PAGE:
The first source of methane under Antarctic sea ice

Due to the large sea ice around Antarctica, the sea floor of the Antarctic coastal areas is explored surfaces hardly. But just there, geoscientists suggests aro

The first source of methane under Antarctic sea ice

Due to the large sea ice around Antarctica, the sea floor of the Antarctic coastal areas is explored surfaces hardly. But just there, geoscientists suggests around a quarter of all the Methane of the earth's resources. "The Antarctic, could include it is estimated that between 80 and 400 gigatonnes of carbon in the Form of methane which is a substantial proportion of the global methane reservoirs in marine reservoirs," explained Andrew Thurber and his colleagues from Oregon State University. If the sea ice moves due to climate change and the sea will be warmer, could escape the potent greenhouse gas from the bottom of the sea, and a significant contribution to the further heating of the atmosphere afford.

discovery under the sea ice

But how likely is it that along the Antarctic coasts, methane-form outlets, is yet unknown. Also, how much passes from the exiting Gas down to the water and the atmosphere. Although methane sources of bacteria to eat away at most of the submarine for a large part of the methane before it escapes into the air. However, because in the Antarctic, yet there is no active source of methane was found, was this for this Region so far does not confirm or refute - until now. Because Thurber and his Team have now discovered the first active methane discharge in Antarctic waters and investigated. "This is a significant discovery that may help to close the large gap in our understanding of the terrestrial methane cycle", stresses Thurber. Tracked down, he and his Team are the source of methane in a surprising way, a point of the sea-bottom, has been since the 1960s, intensive research. It is located on the edge of the Ross ice Shelf is located off the coast of Ross island, including the active volcano Mount Erebus.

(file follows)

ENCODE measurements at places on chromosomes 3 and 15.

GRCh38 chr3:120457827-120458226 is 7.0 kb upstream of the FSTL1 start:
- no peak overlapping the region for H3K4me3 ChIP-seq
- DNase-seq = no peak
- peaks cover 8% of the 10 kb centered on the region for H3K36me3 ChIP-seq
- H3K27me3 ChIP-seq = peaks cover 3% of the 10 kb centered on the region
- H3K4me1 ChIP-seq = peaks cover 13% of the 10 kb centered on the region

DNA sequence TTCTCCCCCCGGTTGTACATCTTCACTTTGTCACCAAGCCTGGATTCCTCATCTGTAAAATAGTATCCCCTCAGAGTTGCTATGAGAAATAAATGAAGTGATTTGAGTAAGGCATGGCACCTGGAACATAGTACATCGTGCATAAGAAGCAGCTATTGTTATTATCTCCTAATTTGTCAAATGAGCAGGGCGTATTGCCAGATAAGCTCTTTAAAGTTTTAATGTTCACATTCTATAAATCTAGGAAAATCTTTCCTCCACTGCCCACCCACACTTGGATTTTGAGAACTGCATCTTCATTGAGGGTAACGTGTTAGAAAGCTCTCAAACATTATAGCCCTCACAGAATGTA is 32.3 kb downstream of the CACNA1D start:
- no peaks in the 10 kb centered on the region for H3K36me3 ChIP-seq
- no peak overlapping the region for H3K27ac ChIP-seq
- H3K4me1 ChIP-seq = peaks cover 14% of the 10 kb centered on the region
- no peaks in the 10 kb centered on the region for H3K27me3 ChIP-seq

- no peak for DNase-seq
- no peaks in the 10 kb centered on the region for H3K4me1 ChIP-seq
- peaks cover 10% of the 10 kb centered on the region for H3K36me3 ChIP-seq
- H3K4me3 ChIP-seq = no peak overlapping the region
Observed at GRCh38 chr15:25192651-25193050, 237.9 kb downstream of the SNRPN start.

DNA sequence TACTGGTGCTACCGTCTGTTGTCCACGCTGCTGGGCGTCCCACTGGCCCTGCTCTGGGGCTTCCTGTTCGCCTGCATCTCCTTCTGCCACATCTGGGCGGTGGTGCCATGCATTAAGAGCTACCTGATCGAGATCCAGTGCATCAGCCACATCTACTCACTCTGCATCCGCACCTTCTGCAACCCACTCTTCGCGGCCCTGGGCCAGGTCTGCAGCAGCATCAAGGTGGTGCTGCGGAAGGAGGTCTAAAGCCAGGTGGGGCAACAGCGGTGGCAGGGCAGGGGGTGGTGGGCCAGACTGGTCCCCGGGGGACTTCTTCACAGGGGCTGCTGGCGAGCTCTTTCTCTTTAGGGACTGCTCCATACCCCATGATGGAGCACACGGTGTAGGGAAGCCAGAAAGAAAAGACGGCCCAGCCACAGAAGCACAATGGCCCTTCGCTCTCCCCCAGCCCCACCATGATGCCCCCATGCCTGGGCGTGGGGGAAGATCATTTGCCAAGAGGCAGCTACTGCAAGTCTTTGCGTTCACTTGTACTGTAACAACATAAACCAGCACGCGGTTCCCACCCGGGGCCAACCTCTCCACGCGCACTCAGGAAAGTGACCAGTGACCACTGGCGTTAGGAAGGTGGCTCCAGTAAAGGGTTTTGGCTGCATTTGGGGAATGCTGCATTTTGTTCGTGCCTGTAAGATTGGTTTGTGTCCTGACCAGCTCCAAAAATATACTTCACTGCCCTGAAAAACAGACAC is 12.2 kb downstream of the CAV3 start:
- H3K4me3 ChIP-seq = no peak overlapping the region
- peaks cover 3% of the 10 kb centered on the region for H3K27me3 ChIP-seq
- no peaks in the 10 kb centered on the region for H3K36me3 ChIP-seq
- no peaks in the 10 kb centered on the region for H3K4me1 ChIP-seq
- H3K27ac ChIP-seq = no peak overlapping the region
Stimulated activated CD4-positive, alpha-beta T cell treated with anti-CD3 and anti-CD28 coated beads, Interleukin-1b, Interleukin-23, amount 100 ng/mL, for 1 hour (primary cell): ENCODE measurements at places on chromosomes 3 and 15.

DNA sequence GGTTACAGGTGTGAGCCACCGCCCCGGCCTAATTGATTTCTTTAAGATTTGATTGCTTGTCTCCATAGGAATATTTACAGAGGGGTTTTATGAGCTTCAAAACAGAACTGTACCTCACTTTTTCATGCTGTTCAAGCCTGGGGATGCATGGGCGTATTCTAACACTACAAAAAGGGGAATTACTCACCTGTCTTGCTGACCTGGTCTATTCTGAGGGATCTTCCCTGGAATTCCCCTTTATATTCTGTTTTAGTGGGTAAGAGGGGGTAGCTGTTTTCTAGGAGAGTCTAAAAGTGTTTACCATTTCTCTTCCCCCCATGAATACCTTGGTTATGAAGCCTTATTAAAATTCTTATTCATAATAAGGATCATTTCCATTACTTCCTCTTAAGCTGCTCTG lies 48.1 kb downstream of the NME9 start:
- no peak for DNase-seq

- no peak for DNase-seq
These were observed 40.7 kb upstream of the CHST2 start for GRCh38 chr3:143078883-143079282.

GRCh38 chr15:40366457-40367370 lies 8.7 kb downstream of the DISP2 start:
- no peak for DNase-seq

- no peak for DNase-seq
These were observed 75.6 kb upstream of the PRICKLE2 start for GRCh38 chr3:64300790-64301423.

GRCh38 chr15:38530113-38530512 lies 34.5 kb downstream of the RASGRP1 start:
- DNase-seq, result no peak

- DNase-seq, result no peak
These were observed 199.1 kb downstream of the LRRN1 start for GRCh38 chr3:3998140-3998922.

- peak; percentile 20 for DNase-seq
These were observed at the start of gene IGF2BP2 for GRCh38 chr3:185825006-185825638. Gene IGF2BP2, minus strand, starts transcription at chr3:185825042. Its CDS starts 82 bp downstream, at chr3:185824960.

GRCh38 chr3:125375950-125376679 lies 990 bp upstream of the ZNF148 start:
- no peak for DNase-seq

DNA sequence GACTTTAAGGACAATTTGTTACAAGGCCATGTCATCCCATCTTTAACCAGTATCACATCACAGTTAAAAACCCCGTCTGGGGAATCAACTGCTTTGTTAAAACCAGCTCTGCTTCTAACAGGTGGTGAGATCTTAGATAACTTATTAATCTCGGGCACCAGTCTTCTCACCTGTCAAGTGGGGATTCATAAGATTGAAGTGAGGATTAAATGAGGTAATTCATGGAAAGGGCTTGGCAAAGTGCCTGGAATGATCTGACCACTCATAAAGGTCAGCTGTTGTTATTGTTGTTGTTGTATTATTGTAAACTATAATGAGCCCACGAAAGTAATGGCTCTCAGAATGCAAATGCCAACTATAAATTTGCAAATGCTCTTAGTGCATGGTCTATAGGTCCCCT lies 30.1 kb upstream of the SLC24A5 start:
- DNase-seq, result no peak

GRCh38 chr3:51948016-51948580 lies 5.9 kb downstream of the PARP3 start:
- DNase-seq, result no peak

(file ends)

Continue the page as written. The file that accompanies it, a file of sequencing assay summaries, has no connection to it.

While up to the year 2010, this was to determine at this point, nothing Flashy, had changed this to 2011. Now, divers observed on the approximately ten meters under the sea ice to the underlying sea floor, a vast whitish bacterial Mat that extended about 70 meters in length and about a Meter wide was. "This microbial Mat is a clear indication that there is a methane leakage," explains Thurber. In fact, measurements showed that the water above the Mat is enriched with methane, and that methane out of the Sediment outlet. Thus, the researchers had discovered the first active source of methane in the Antarctic. But even more important: The discovery was made a short time after this gas had formed, which allowed the Team, for the first time, the development of a fresh source of methane in this Region to follow. "It was pure luck to find an active source of methane – and that's what we had," says Thurber.

Surprisingly slow colonization

For their study, the researchers have, in the course of five years, regularly to the bacteria samples taken from the Mat and the sediment and analyzed. In addition, they determined on the spot, how much the methane from the bottom of the sea outlet. The result: "according to Our calculations, the methane efflux from the Sediment is 5.1 liters per square meter per day," reports Thurber and his Team. "This indicates that this outlet is supplied by a substantial underground inflow of a gaseous fluid." Whether the methane comes from the bacterial decomposition of organic substances in the surface or possibly from the nearby volcano, however, is unknown. Why this outlet forms a long, drawn-out stripes on the sea floor, remains a mystery. The scientists suspect, however, that the nearby volcano might play a role: "The formation of a volcano can cause cones of slag often to various underground channels, which could explain the observed pattern of exits," says Thurber and his colleagues.

the investigations of The bacteria in the white Mat showed that the usual methane-consuming microbes settled on this Antarctic source of methane, apparently, only extremely slowly. "It took between one and five years for the microbial community responded to the Rise of methane to the Sediment," report the researchers. This was significantly longer than on other known sources of Methane. In addition, normally, most frequently represented group of anaerobic methane-consuming bacteria, was only represented even then only in relatively low proportion. "This leads us to two possible conclusions: there are species that do not belong to the previously known Methanzehrern, or we are in a very early stage of microbial colonization," conclude Thurber and his Team. Which statement would be true, you must now show observations in the coming years. Clearly This Antarctic methane seems to be but now:-the outlet is different than any previously known.

source: Andrew Thurber (Oregon State University, Corvallis) et al., Proceedings of the Royal Society B – Biological Sciences, doi: 10.1098/rspb.2020.1134

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Date Of Update: 24 July 2020, 14:27